Lead Testing To Begin In Cleveland Schools

Dr. Lynn Lotas, left, helps Case Western Reserve nursing students practice collecting samples for their upcoming lead testing partnership with Cleveland schools. (Ashton Marra/ideastream)
Dr. Lynn Lotas, left, helps Case Western Reserve nursing students practice collecting samples for their upcoming lead testing partnership with Cleveland schools. (Ashton Marra/ideastream)
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Cleveland has a lead problem.

That’s according to a city school official who is now working to make sure children in the district get tested for lead exposure.

“Lead is one of the most underreported diseases there is,” Debbie Aloshen, director of health and nursing services for the Cleveland Metropolitan School District, said.

Alsohen said while some may disagree, she does classify lead poisoning as a disease, but a difficult one to diagnose because it manifests itself in a variety of ways, causing mental, behavioral and physical problems in children.

Unlike other cities who have struggled with exposure to lead in their populations in the recent past, Aloshen said in Cleveland, the housing stock is the largest source of lead. Most homes were built before the 1970s and 1980s, when lead paint and pipes were outlawed, and abatement hasn’t occurred in a large number of rental properties in the city.

Because of that, she believes young children in Cleveland are likely being exposed to lead at high rates, but Aloshen said there’s no real way to know. There is no legal requirement to test children for lead, except for those who are covered by Medicaid, so Aloshen said it’s not a regular practice.

“We have anecdotal evidence over the last 30 years, that I know of, that we have not been getting these [testing] numbers from facilities,” she said. “We’re not getting them from doctors, we’re not getting them from hospitals, and we’re not getting them from parents. So, we have no idea what lead levels are out there.”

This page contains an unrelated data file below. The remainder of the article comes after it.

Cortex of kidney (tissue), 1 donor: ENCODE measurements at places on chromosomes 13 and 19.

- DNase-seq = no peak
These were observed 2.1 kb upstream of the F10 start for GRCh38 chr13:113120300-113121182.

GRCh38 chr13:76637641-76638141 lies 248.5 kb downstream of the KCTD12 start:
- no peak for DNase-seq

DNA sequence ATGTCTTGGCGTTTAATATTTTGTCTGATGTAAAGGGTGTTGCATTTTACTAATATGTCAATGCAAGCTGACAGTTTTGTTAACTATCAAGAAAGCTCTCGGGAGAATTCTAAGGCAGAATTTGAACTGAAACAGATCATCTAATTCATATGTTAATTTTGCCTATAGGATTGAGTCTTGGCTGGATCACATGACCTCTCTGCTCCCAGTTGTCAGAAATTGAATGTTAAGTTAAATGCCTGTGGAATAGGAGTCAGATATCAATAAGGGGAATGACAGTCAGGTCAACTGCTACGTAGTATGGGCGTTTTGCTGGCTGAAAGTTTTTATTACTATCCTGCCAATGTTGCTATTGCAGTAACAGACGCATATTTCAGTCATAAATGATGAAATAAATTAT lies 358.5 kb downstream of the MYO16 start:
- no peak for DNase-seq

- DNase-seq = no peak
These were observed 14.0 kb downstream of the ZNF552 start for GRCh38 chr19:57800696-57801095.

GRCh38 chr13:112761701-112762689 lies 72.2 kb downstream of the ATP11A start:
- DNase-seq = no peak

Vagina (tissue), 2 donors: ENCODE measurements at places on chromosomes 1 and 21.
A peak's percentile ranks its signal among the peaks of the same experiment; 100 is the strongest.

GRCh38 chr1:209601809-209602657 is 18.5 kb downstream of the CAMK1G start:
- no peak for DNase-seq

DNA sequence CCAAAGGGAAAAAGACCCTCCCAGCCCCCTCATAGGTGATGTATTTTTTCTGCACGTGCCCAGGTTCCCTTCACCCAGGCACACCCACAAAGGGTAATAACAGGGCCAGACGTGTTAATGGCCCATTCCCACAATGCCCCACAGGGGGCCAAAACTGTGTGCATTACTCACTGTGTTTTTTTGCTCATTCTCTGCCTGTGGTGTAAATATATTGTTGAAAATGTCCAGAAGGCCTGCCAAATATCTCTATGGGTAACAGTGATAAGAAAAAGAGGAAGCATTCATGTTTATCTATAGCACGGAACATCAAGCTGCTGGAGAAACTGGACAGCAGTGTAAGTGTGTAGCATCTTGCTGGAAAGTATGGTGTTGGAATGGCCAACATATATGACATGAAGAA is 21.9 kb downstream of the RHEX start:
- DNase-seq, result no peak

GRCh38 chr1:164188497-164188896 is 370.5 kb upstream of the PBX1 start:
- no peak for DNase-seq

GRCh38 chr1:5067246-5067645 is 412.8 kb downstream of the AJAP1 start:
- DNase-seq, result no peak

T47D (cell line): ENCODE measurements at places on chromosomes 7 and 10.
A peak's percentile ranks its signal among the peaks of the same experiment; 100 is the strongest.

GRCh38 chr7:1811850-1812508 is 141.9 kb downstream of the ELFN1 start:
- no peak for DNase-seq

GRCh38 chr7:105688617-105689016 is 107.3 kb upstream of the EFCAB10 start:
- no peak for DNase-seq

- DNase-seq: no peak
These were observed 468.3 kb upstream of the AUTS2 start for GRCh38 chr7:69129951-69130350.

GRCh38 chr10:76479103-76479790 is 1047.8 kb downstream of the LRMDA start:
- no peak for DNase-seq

But Aloshen wants to change that, creating a database of the test results of Cleveland children, and a professor at Case Western Reserve University has found a way to do it.

Dr. Lynn Lotas, head of the nursing program, secured a grant for a lead testing program last year. Partnering with CMSD, her students will begin testing children ages 3 to 6 in three district schools this spring, with plans to expand the annual test to every child in the age range within two years.

Like Aloshen, Lotas feels passionately about the benefit it will provide young children, but she has a goal for her students as well, many of whom she said come from small towns and have no understanding of urban life.

“We want them to be able go out into the city and see the people for who they are, and then when they see them in the hospital, they know them, they know where they came from, and they will be more effective nurses,” she said.

Undergraduate nursing students are currently training to administer the tests, which are a finger prick much like a glucose test for diabetes patients.

Young CMSD students whose tests show a potentially heightened level of lead will be assigned a Case Western Reserve case manager-- students from the university’s counseling and social work programs.

Case managers will work with families to obtain additional testing, treatment, and even connect them with community groups that can help pinpoint and mitigate the source of the lead to prevent future exposure.

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